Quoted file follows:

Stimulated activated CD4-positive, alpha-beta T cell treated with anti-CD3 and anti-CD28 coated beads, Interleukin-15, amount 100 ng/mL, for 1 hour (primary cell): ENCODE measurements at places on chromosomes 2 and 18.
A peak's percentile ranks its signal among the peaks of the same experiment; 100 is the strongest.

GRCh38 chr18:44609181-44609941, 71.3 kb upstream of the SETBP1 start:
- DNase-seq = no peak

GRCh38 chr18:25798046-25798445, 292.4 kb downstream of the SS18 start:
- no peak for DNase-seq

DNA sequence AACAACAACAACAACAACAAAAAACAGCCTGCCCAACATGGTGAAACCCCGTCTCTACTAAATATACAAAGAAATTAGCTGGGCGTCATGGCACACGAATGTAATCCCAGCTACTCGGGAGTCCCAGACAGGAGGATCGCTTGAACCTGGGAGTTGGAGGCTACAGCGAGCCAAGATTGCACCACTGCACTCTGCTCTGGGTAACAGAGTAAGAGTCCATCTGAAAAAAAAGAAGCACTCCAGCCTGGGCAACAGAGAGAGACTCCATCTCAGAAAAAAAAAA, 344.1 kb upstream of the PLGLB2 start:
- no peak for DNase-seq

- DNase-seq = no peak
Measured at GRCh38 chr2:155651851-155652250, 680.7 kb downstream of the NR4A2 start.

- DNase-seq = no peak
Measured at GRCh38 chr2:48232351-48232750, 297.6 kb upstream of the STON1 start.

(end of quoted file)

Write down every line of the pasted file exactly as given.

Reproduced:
Stimulated activated CD4-positive, alpha-beta T cell treated with anti-CD3 and anti-CD28 coated beads, Interleukin-15, amount 100 ng/mL, for 1 hour (primary cell): ENCODE measurements at places on chromosomes 2 and 18.
A peak's percentile ranks its signal among the peaks of the same experiment; 100 is the strongest.

GRCh38 chr18:44609181-44609941, 71.3 kb upstream of the SETBP1 start:
- DNase-seq = no peak

GRCh38 chr18:25798046-25798445, 292.4 kb downstream of the SS18 start:
- no peak for DNase-seq

DNA sequence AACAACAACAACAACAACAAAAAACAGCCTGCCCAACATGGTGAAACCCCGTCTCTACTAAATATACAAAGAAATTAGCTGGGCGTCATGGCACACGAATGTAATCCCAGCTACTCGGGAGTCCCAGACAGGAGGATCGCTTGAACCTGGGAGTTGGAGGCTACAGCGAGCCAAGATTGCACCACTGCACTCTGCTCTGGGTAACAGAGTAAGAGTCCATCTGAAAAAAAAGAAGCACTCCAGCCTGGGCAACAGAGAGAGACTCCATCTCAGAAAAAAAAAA, 344.1 kb upstream of the PLGLB2 start:
- no peak for DNase-seq

- DNase-seq = no peak
Measured at GRCh38 chr2:155651851-155652250, 680.7 kb downstream of the NR4A2 start.

- DNase-seq = no peak
Measured at GRCh38 chr2:48232351-48232750, 297.6 kb upstream of the STON1 start.